The pastors that came to the Buchanan meetings are still energized. I heard one pastor excitedly relate how people were instantly healed, and another about the clear revelation of how to bring revival to their country. Unlike in other countries, they are taking action by establishing the Revivalfire Movement of Liberia organization. I suppose that makes me a bishop over 20+ churches here. Not what I was expecting, but in Africa, you gotta go with the flow. It’s too hot to do otherwise.

Liberia is the only other country besides the United States that has been founded on the Gospel. You can see the effects of that, not only in the names of the stores and the signs and references to Christianity, but in the theological fabric of the churches themselves. There has been a strong foundation here, but as in everywhere else, they have slid into a mediocrity of “church as usual”.

But they are not happy with that. They know what real revival is, and they know what it is not. They recognize that the bland messages coming out of America of an all-embracive grace is powerless without righteousness. They believe in the fear of God and understand what the lack of that does to erode the strength of their foundations. They want change, and change does not come without repentance.

I am assuming that the two churches that I will be visiting this week are of the same spirit as the pastors in Buchanan. If so, we should have another exciting week. Perhaps this will be the beginning of a new phase in my life, and maybe, just maybe, the ignition of a fire that will burn across Africa.

Great moves of God are born out of great faith, and great faith is born out of great hope. I believe they have both.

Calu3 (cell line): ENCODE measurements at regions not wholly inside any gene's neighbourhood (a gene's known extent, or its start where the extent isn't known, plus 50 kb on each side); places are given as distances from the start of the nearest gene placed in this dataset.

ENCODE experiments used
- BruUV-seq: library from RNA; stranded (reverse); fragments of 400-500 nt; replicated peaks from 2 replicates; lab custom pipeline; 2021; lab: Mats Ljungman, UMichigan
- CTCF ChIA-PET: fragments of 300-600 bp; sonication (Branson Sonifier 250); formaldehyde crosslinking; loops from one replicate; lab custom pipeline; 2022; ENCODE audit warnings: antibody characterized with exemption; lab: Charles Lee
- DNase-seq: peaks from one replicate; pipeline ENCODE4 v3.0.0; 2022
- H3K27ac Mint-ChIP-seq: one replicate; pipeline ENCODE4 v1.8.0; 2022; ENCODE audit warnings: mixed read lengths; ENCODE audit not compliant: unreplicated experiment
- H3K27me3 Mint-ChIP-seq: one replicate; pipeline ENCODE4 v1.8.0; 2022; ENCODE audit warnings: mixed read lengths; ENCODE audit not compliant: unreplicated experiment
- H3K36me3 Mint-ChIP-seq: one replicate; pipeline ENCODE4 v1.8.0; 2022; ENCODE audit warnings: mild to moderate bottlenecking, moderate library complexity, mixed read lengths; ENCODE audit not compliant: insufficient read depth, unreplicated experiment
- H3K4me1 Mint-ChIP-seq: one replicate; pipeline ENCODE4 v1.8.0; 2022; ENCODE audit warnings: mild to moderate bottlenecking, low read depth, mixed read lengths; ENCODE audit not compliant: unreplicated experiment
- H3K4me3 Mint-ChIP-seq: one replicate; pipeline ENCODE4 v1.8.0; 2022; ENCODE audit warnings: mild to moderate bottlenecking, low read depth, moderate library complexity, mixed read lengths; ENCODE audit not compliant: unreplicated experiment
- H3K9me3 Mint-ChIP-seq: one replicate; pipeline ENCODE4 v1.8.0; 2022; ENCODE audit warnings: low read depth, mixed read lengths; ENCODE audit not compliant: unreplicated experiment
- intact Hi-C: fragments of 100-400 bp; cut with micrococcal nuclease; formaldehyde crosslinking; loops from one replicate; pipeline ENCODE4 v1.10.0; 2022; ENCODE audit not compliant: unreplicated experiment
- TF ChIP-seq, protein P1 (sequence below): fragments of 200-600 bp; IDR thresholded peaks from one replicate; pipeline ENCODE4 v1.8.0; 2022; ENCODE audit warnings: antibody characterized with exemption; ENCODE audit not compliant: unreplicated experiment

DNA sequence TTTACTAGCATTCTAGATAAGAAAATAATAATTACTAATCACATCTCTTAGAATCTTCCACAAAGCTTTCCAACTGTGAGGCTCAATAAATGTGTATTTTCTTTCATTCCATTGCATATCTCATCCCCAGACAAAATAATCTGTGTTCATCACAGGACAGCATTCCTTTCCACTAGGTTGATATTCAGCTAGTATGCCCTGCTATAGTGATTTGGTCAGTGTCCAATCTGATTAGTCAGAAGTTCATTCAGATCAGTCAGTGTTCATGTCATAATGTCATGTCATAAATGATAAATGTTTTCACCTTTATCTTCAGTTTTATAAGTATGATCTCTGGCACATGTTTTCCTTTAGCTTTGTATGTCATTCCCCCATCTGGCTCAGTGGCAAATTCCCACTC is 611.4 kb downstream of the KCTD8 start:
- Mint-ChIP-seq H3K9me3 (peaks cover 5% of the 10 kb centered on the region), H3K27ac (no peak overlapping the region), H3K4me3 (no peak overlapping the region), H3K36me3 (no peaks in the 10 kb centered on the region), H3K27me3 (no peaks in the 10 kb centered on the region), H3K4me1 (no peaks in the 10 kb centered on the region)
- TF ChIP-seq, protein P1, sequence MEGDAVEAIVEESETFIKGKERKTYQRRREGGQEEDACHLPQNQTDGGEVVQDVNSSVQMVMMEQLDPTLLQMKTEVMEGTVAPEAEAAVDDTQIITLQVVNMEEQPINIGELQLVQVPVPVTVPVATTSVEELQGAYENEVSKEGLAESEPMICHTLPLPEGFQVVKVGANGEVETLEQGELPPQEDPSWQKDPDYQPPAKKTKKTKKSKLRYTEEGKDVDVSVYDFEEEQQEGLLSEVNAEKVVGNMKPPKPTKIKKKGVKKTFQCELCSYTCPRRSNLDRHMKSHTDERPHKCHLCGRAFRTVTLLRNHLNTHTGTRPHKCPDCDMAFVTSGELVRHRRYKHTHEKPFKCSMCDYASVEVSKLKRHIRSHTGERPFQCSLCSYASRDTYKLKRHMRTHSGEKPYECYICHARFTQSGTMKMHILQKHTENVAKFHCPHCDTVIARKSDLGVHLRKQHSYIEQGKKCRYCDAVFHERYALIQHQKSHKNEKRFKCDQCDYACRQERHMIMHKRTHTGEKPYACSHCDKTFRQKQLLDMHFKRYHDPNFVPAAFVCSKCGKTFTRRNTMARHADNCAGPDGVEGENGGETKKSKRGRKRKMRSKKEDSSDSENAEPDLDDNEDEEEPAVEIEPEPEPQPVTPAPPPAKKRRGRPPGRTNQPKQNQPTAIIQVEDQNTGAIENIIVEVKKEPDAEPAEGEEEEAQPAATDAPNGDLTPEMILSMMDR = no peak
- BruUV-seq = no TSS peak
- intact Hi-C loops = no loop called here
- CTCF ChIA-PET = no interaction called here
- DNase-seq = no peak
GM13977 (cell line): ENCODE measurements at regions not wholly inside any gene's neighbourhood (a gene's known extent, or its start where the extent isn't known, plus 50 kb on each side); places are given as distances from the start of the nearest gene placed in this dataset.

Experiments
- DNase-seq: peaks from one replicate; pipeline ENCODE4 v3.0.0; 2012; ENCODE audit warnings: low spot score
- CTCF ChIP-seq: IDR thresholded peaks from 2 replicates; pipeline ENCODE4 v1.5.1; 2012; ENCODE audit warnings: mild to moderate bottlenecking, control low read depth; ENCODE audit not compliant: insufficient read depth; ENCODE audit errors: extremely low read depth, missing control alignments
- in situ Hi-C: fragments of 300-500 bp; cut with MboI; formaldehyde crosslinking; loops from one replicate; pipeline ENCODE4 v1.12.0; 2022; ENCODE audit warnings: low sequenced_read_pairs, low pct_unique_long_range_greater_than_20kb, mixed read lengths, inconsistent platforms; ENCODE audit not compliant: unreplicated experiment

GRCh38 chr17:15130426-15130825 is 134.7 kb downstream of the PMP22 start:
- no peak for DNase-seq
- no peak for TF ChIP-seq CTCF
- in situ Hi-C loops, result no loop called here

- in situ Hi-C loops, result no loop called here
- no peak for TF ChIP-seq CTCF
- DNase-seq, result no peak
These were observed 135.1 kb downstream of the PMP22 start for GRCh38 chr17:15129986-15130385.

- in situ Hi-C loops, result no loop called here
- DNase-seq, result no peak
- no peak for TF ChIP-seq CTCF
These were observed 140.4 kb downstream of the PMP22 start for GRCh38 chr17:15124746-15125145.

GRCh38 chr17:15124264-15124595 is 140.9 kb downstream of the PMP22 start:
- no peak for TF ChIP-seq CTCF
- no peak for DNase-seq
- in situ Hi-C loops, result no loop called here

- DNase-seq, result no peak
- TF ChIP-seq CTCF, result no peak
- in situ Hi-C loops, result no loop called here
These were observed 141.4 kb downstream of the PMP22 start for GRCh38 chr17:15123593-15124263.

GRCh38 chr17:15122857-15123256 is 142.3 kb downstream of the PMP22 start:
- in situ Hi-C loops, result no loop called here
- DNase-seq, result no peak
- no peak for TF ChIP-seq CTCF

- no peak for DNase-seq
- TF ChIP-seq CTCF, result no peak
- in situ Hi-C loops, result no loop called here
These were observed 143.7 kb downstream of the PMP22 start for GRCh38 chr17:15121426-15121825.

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I’ve been waking up every morning with an impending sense of doom. The devil keeps trying to tell me that I’m going to die in Africa on this trip. It’s like waking up in a dark and cloudy morning until I shake off the cobwebs and realize who’s talking to me. When I’m fully awake, I feel like answering him with, “Promise?”

Nope. Not this time. Or the next one either. I consider it an encouraging thing for Satan to threaten to kill me. That means two things – one, I’m not going to die. He’s a liar, so the opposite must be true.

The other is that he is scared.

Lately, I have been hearing a lot about sacrifice and of willingness to launch off into the unknown. It’s scary to some people. Common sense tells you to be organized, responsible, and ordered. Be an adult. Leave the wild and crazy stuff to others. But I’m not so sure that isn’t what God asks of us.

Calm and placid hearts never shake kingdoms, start revolutions, or move mountains. That is only for those with outrageous faith and an unrealistic vision; the ones who don’t choose the beaten path, the easy challenge, or more responsible way. They are the ones who believe God in spite of whatever the world tells them. They are addicted to the fire of vision and inspiration of God. They believe in the impossible because that’s where God leads.

Satan can’t control them, he can’t predict them, and he can’t stop them. So, of course he’s scared! There is no telling what God can do through someone who casts all common sense aside to leap off the cliff into God’s hands, trusting in Him who died so they can live.

Faith is not defined or described by common sense. There is nothing common about the kind of faith that destroys all the barriers that the world has constructed to corral and limit Christianity to the barriers of their church walls.

I believe that a true Holy Ghost revival is powerful enough to change the world, solve social problems, cure disease, relieve the poor and afflicted, and bring peace to this world. The devil agrees. That’s why he is scared.

I am heading to two countries where I have brought this message of revival. Both places have strong leaders who believe the same thing that I do and believe it so much that they are willing to take it to those same extremes. Their torches are lit, the power of God is responding, and the fire is starting to burn.

Of course Satan is scared. That impending doom is his.